Nissan Day @ Donington park 2014
Nissan GB exclusively hired the Launch pad site at Donington park for the first Nissan Day, to promote the Nissan brand. An invite was sent out to a number of Nissan car clubs including Nissan drift cars giving passenger rides, New model displays and electric vehicles.
Typically high performance vehicles would be the main draw, but Nissan had also taken into account their Datsun heritage, as well as the Renault connections. A select number of De Lorean cars were also invited.
550bhp Nissan GT-R Nismo GT3, winner of two major championships in 2015 by securing the Blancpain Endurance PRO Cup and Super GT GT300 wins.
On a similar thread but on another theme the Nissan Zeod, capable of reaching speeds of above 300 km/h and completed a lap at Le Mans using electric power only.
Nissan were keen to push the performance and sporting qualities of the brand, and surprised guests with this KPGC10 Nissan Skyline GT-R.
Other Skyline and Skyline derived cars were also complementing the KPGC10.
As well as the usual new model Z, Skyline and GTR clubs, Datsun Club UK displayed an impressive and varied line up of cars, each one significant for helping the brand become well known in the UK.
Imports started in 1968, with this red B10 1000 Sunny being the very first car to be registered by Datsun UK.
This important little car was imported in June 1968, along with the larger 510 Bluebird, it helped established the brand as a maker of well designed and thought-out cars. This particular 1000 was sold by the first Datsun dealer, AF Tann in Surrey – where it remained until 2001 as a showroom piece.
Selling on the virtues of a good level of standard equipment, such as reclining seats, tinted glass and 2 speed wipers, the Datsun brand soon started to attract sales and by 1972 – just 4 years after the first car, Datsun became the biggest importers of cars into the UK.
The 1000 was the first of a long line of Sunny models to be imported to the UK and became a best seller, these B10 models were not sold in huge numbers but its successor, the 1200 soon became a familiar sight in the UK.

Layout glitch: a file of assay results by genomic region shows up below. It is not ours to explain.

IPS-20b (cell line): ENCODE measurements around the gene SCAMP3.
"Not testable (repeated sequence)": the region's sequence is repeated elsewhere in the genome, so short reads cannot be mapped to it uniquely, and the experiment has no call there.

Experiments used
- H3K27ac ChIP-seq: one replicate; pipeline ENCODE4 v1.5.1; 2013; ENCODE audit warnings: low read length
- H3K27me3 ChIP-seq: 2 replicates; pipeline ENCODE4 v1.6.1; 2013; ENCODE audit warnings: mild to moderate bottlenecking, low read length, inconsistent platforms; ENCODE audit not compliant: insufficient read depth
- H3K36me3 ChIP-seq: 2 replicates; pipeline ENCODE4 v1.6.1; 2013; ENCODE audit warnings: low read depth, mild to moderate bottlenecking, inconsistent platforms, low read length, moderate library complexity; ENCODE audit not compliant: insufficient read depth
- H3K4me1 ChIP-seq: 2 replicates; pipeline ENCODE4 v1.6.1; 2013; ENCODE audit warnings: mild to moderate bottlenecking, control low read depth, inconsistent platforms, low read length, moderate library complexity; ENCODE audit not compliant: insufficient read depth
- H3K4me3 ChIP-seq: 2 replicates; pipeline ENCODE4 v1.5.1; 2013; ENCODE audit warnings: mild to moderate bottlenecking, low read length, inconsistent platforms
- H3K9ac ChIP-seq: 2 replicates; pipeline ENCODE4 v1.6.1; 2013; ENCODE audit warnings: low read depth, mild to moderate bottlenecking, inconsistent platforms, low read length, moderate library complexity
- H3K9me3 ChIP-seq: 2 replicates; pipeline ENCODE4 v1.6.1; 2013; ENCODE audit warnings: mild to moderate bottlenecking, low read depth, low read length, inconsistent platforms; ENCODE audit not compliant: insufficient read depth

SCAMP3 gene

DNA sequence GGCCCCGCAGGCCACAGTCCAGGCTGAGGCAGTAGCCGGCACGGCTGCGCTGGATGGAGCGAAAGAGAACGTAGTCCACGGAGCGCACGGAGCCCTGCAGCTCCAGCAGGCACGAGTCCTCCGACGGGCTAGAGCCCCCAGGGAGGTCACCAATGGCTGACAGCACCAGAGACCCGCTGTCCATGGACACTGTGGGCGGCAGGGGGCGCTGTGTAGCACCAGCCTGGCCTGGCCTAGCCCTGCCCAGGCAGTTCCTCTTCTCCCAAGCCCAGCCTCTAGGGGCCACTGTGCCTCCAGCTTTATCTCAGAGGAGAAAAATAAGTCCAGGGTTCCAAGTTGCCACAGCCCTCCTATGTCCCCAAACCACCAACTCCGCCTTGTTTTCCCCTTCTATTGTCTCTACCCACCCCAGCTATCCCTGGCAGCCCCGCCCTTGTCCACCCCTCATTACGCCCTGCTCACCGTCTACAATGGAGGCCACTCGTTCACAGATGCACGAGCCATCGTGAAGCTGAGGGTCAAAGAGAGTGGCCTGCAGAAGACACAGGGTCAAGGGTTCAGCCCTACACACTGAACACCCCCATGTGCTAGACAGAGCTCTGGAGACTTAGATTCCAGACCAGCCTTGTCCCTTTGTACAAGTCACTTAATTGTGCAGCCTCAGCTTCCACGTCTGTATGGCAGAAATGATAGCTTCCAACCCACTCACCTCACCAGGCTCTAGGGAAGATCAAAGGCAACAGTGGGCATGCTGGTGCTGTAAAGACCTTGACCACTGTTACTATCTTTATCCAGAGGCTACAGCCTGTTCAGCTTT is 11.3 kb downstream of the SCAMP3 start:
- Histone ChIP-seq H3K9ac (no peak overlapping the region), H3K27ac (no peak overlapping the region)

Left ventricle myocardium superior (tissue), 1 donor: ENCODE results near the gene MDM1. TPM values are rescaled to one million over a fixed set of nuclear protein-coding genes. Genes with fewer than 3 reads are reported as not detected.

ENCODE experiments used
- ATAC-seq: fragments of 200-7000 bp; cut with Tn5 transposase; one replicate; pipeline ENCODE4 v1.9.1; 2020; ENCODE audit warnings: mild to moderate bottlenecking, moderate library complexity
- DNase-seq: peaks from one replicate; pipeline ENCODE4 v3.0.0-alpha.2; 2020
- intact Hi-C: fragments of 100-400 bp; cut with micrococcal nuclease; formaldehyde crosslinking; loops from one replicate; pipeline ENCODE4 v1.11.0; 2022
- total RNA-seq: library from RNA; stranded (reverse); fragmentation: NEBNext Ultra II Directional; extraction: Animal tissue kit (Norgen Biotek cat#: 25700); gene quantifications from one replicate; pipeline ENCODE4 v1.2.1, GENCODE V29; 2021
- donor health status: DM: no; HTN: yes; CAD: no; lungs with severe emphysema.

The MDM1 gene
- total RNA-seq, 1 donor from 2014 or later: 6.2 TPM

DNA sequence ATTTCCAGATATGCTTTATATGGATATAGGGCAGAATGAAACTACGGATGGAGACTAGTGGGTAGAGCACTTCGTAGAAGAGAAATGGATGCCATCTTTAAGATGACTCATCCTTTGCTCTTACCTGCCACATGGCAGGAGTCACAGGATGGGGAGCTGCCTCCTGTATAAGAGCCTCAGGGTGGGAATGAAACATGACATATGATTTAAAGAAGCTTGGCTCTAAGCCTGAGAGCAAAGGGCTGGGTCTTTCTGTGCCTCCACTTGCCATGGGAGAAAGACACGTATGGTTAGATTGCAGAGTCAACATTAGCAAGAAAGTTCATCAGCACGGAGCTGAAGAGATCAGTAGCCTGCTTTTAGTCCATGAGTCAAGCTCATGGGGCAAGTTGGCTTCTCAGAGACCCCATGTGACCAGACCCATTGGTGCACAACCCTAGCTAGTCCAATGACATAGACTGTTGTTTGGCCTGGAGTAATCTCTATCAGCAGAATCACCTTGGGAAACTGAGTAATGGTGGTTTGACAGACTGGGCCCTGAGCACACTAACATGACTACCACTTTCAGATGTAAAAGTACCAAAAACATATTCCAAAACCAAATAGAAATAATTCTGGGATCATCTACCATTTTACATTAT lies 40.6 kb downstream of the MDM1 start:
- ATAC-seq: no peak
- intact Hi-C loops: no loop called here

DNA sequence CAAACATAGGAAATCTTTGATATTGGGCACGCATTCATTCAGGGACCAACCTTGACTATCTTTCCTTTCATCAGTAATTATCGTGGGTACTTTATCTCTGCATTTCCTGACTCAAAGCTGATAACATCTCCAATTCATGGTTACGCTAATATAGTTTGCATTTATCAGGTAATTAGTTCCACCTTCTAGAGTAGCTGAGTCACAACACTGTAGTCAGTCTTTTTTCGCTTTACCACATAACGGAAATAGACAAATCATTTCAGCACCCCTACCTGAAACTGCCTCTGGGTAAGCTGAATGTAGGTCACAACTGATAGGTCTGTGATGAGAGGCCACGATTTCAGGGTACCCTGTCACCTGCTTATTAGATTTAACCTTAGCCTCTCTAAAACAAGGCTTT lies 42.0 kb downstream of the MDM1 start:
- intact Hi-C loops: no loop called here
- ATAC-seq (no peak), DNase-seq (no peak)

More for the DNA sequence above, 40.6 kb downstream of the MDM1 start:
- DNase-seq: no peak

The replacement 1200 model was introduced in 1970 and soon became common sights on UK roads and with the smaller 100A Cherry contributed towards Nissan’s early success.
By the mid-70’s Datsun cars were very common, and the range offered a car for every budget and specification. Each model were sold with the similar typical traits such as ease of driving, decent levels of equipment, immediate availability and total reliability.
The brand continued into the 80’s with continued success, despite the import quotas applied to Japanese cars in an attempt to preserve the dying British car manufacturers.
More information about Datsuns in the UK can be read here
The brand was renamed back to the parent company name, Nissan in 1983 and all imported cars from that point were known as Nissan. In 1986 Nissan GB selected a UK location to assemble their new T72 Bluebird models. Eventually the plant in Washington, in the North East became a self contained manufacturing plant and exported cars into Europe.
An interesting anomaly in the Nissan story is the Nissan Cherry Europe. Prior to the British built Bluebirds and Primera, Nissan teamed up with Alfa Romeo to build and sell a modified version of the N12 Nissan Cherry. Nissan sold both both Japanese and Italian Cherrys in their showrooms, with the Italian designed car badged as the Nissan Cherry Europe.
Alfa Romeo needed a car to replace their Alfasud, and Nissan were keen to increase sales in Europe. However, the range of 3 and 5 door hatchbacks were unsuccessful, the poor Italian build quality and conservative styling meant that the venture came to an end after only 4 years. There was a suggestion had it been more successful other models could have been designed.
This example is a genuine rarity as so few are know to exist in the world, more so in this condition. Despite its similar appearance to the standard (and relatively more common N12 Nissan Cherry) it shared very few external panels and is to all extent and purposes, an Alfa Romeo not a Nissan.
Nissan GB were also keen to provide high octane thrills, and offered high speed dashes in a number of GTR and Skyline models, but also allowed visitors to experience drifting. The Drifting scene arrived from Japan in the late 90’s, with RWD sports Nissan cars being commonly associated with the scene.
As well as Nissan themed vehicles, several examples of Nissans global partner Renault were on display as well as a selection of the recognisable De Lorean.